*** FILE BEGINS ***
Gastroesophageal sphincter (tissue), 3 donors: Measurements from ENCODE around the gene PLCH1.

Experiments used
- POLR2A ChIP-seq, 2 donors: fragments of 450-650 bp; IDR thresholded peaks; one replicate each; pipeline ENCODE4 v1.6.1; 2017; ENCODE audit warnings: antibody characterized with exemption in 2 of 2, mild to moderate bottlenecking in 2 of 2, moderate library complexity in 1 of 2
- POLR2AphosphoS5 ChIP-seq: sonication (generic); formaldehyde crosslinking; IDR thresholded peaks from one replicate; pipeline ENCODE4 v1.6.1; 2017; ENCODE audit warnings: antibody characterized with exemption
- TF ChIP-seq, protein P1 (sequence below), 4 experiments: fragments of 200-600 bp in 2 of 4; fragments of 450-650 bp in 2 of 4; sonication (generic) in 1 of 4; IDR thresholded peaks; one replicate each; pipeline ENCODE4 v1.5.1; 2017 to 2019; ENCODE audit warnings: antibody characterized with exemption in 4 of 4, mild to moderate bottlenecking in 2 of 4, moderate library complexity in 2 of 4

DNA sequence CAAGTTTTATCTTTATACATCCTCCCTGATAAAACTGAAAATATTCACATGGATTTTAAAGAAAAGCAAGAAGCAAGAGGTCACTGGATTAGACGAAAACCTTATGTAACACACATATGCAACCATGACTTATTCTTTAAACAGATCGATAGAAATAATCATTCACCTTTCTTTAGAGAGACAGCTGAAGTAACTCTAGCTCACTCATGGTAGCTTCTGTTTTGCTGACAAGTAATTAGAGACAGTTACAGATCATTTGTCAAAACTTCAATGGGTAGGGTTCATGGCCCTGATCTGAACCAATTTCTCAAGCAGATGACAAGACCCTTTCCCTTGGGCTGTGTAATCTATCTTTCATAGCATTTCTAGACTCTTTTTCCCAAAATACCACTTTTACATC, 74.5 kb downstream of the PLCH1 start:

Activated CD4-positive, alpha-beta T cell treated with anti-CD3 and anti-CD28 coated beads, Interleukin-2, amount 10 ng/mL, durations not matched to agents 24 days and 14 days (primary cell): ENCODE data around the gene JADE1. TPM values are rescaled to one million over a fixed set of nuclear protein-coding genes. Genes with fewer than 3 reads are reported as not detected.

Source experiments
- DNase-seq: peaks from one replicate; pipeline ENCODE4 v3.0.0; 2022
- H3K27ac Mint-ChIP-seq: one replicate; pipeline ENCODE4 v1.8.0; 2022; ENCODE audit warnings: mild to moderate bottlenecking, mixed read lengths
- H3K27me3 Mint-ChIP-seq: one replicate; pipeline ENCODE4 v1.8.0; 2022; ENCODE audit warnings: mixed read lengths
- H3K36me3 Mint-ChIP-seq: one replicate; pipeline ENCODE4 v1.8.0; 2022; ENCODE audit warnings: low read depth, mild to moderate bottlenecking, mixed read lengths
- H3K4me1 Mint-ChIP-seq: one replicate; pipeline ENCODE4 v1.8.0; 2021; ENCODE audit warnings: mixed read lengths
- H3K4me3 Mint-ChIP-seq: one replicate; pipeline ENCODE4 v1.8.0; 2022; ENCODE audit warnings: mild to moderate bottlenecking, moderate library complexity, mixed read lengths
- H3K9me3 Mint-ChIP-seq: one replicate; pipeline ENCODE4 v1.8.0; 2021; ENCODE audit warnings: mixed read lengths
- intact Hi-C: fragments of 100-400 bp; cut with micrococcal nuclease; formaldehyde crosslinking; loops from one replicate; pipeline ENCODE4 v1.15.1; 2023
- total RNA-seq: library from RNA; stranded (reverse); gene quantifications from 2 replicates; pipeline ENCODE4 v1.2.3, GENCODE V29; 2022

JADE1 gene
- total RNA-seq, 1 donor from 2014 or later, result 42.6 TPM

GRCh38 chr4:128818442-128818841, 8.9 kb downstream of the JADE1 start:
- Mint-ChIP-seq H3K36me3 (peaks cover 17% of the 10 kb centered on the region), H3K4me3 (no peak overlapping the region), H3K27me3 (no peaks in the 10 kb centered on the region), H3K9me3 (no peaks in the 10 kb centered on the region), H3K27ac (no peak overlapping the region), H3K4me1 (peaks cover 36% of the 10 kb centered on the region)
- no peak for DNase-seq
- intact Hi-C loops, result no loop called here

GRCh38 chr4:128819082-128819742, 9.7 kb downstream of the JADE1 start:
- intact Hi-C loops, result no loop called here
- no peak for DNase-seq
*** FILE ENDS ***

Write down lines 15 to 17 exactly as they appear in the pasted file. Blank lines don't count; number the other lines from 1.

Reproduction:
- H3K9me3 Mint-ChIP-seq: one replicate; pipeline ENCODE4 v1.8.0; 2021; ENCODE audit warnings: mixed read lengths
- intact Hi-C: fragments of 100-400 bp; cut with micrococcal nuclease; formaldehyde crosslinking; loops from one replicate; pipeline ENCODE4 v1.15.1; 2023
- total RNA-seq: library from RNA; stranded (reverse); gene quantifications from 2 replicates; pipeline ENCODE4 v1.2.3, GENCODE V29; 2022